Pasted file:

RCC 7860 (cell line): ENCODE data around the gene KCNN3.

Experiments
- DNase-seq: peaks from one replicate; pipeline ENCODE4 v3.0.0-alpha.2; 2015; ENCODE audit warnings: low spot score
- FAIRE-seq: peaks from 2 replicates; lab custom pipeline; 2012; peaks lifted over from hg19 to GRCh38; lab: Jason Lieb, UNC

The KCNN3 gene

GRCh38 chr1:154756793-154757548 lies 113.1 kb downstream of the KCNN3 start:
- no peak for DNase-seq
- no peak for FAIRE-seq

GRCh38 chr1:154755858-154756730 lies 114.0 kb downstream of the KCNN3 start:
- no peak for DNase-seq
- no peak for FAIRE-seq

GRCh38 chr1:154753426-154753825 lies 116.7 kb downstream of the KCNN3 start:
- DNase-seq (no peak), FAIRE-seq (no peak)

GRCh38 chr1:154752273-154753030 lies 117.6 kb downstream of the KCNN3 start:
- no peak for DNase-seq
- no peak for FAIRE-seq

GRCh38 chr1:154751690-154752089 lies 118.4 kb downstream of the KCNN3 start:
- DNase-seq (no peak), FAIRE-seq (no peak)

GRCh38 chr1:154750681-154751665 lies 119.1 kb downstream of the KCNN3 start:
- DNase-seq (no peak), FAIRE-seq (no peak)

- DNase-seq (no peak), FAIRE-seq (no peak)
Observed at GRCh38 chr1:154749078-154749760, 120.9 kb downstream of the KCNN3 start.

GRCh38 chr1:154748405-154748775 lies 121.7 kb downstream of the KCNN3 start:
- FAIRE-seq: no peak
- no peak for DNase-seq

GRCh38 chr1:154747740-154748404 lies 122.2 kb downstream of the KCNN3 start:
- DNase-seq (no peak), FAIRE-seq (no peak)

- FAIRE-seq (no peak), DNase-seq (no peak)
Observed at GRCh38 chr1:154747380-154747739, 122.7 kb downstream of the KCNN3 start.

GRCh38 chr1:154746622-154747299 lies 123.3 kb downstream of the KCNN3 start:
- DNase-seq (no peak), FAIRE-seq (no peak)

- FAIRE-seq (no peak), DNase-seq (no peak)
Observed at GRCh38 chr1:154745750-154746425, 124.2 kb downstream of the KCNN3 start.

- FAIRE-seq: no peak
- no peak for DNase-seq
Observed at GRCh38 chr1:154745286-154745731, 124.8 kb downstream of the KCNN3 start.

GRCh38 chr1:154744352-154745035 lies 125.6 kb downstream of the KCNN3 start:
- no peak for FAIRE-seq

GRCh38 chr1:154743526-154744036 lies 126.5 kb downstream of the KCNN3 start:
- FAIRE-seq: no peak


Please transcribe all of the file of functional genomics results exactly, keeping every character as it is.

RCC 7860 (cell line): ENCODE data around the gene KCNN3.

Experiments
- DNase-seq: peaks from one replicate; pipeline ENCODE4 v3.0.0-alpha.2; 2015; ENCODE audit warnings: low spot score
- FAIRE-seq: peaks from 2 replicates; lab custom pipeline; 2012; peaks lifted over from hg19 to GRCh38; lab: Jason Lieb, UNC

The KCNN3 gene

GRCh38 chr1:154756793-154757548 lies 113.1 kb downstream of the KCNN3 start:
- no peak for DNase-seq
- no peak for FAIRE-seq

GRCh38 chr1:154755858-154756730 lies 114.0 kb downstream of the KCNN3 start:
- no peak for DNase-seq
- no peak for FAIRE-seq

GRCh38 chr1:154753426-154753825 lies 116.7 kb downstream of the KCNN3 start:
- DNase-seq (no peak), FAIRE-seq (no peak)

GRCh38 chr1:154752273-154753030 lies 117.6 kb downstream of the KCNN3 start:
- no peak for DNase-seq
- no peak for FAIRE-seq

GRCh38 chr1:154751690-154752089 lies 118.4 kb downstream of the KCNN3 start:
- DNase-seq (no peak), FAIRE-seq (no peak)

GRCh38 chr1:154750681-154751665 lies 119.1 kb downstream of the KCNN3 start:
- DNase-seq (no peak), FAIRE-seq (no peak)

- DNase-seq (no peak), FAIRE-seq (no peak)
Observed at GRCh38 chr1:154749078-154749760, 120.9 kb downstream of the KCNN3 start.

GRCh38 chr1:154748405-154748775 lies 121.7 kb downstream of the KCNN3 start:
- FAIRE-seq: no peak
- no peak for DNase-seq

GRCh38 chr1:154747740-154748404 lies 122.2 kb downstream of the KCNN3 start:
- DNase-seq (no peak), FAIRE-seq (no peak)

- FAIRE-seq (no peak), DNase-seq (no peak)
Observed at GRCh38 chr1:154747380-154747739, 122.7 kb downstream of the KCNN3 start.

GRCh38 chr1:154746622-154747299 lies 123.3 kb downstream of the KCNN3 start:
- DNase-seq (no peak), FAIRE-seq (no peak)

- FAIRE-seq (no peak), DNase-seq (no peak)
Observed at GRCh38 chr1:154745750-154746425, 124.2 kb downstream of the KCNN3 start.

- FAIRE-seq: no peak
- no peak for DNase-seq
Observed at GRCh38 chr1:154745286-154745731, 124.8 kb downstream of the KCNN3 start.

GRCh38 chr1:154744352-154745035 lies 125.6 kb downstream of the KCNN3 start:
- no peak for FAIRE-seq

GRCh38 chr1:154743526-154744036 lies 126.5 kb downstream of the KCNN3 start:
- FAIRE-seq: no peak